Support UTF-8 for .csv import/export
UTF-8 is the dominant character encoding in the Western hemisphere.
At present when importing and exporting .csv files UTF-8 is not supported and non-standard characters become garbled!
This is a massive wtf!
P.s. regex support in find and replace would also be super useful!
= 2016-12-12 =
Just wanted to share the news that we’ve added support for UTF-8 encoded CSV files to Mac Excel.
Once you install Excel 2016 build 15.29 or later (which hit’s the streets shortly), you should have a working UTF-8 CSV option as one of the file types (and of course, we load them too).
PS – You may notice the option in Save As UTF-8 CSV in 15.28 as well. We had a couple bugs in it then, which is why we didn’t announce it. Please wait for 15.29 before using it.
= 2015-11-26 =
Thanks for the suggestion Matt. We’ll be taking a look at CSVs all up (there’s been a number of requests around them) and we’ll make sure we consider Mac as well. As always, to help us prioritize, keep the votes coming! We’ll be factoring those in as we work our way down the stack.
John [MS XL]
When will you fix opening a csv in utf 8 on PC. I double click .xls files and it open replacing all my letters with accents with symbols...
Gustav Broberg commented
Thanks for implementing this, but why did you chose to use CR line endings in the UTF-8 CSV? The use of CR line endings should have died with Classic Mac OS back in 2002. Mac OS X (now macOS) has always used LF newlines (https://en.wikipedia.org/wiki/Newline#Representations). CR+LF (which you use for regular CSV) would also be acceptable as it's widely supported, but not CR.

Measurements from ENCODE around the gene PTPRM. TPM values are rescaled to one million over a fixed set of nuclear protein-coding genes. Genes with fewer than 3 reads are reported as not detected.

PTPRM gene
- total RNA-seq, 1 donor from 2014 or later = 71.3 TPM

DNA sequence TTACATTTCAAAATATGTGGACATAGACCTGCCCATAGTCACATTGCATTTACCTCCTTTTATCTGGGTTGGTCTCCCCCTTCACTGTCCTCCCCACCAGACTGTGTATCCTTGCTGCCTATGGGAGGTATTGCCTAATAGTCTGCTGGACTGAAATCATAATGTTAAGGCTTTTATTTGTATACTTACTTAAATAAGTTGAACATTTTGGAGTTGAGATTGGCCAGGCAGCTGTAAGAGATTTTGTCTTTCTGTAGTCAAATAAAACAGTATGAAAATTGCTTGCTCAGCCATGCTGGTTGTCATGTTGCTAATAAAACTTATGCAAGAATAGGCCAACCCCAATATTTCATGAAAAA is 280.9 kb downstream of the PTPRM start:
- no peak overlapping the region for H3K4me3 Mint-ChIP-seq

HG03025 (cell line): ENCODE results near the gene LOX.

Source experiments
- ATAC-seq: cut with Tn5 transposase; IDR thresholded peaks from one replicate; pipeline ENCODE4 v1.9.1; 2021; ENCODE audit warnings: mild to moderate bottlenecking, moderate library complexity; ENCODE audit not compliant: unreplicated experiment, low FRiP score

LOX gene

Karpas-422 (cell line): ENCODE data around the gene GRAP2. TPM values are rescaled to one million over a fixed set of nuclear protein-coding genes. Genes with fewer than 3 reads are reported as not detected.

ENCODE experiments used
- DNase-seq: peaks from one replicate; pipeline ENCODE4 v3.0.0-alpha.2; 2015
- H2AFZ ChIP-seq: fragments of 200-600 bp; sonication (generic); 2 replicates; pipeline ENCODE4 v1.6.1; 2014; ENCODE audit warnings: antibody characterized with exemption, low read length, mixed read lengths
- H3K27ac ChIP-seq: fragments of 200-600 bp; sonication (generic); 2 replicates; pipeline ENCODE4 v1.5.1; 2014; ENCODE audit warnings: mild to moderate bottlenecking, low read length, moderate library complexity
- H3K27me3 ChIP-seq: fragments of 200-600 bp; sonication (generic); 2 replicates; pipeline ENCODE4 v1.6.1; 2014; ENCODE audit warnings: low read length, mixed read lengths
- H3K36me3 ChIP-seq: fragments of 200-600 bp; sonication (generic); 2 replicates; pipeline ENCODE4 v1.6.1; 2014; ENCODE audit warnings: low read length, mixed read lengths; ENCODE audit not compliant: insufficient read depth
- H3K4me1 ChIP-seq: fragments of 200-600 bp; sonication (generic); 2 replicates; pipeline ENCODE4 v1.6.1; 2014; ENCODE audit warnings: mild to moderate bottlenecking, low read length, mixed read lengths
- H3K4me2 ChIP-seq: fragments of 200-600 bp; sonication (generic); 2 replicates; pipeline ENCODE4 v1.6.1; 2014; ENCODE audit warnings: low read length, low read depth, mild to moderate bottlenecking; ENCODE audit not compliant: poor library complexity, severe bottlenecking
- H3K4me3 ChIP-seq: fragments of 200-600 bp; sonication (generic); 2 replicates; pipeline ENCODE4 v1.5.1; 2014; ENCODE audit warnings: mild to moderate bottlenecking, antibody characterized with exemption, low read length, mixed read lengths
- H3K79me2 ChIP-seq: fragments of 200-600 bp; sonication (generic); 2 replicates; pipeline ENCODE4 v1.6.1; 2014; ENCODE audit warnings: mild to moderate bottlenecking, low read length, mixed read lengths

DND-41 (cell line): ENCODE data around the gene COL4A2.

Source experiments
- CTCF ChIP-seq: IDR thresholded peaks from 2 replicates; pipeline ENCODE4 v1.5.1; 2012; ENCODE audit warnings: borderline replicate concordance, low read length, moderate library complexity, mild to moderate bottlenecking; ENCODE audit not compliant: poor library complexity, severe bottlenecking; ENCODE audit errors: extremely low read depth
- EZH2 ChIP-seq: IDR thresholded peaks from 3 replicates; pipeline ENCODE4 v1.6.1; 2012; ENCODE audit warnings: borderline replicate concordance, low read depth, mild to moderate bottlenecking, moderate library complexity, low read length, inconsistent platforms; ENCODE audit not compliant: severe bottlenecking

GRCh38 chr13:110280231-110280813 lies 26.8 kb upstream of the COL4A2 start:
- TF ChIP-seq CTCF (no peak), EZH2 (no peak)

(Tested with 15.28 and 15.29)
It is a pity that Microsoft in 2016 does not have UTF-8 support in Excel 2016 for Mac. You should write "Microsoft is unable to support UTF-8" outside the Office 365 box and the same in a big top banner on office365.com webpage. That way, we can avoid the unbelievable.
Daniel Hoffmann commented
If I import (Get external data from text) a csv file in UTF-8, columns with line break will start a new row instead of a multi-line string. If I first save the file in UTF-8 with BOM in e.g. Notepad++, I can instead open it correctly (with correct line breaks) by double clicking the file in Explorer. But there is a bug when importing as data (with or without BOM).
Andrew Macrae commented
Dear Microsoft: MacRoman has not been the default text format on the Mac for decades. The default is Unicode UTF-8. This has been an issue for, well, decades. Why do you expect us to keep forking over for upgrades that are so fundamentally ignorant of the platform on which it operates?
A little quote from Wikipedia:
"UTF-8 is the dominant character encoding for the World Wide Web, accounting for 85.1% of all Web pages in September 2015 ... The Internet Mail Consortium (IMC) recommends that all e-mail programs be able to display and create mail using UTF-8, and the W3C recommends UTF-8 as the default encoding in XML and HTML."
Yet I still cannot use my UTF-8 data in Excel. Staggering!
I have been waiting for this feature since 2000 on Windows or Mac. Neither version gets it.
And each release it is the first thing I check. Totally baffles me that this is not corrected version after version. And saving Unicode TXT file to tab-delimited UCS-2? Completely misses the usability mark.
It's the year 2015 and Microsoft Excel for Mac still does not support a pre-Millenium encoding standard... without words... This is just embarrassing - nothing else....
Craig Kovatch commented
It's unbelievable that this isn't a top-priority issue. I frequently avoid Excel just because its Unicode support is so poor. It's not 2003 anymore!
As a big data company (CrowdFlower) we have to tell our users to download OpenOFfice because excel doesn't work for CSVs.
Phillip Jones commented
This same issue has been Broken in Office 2011 and perhaps even 2008 yet not one effort has been made to fix this in Mac Version and BTW: still dead in 2016. Oh by the: Must contain BOM information.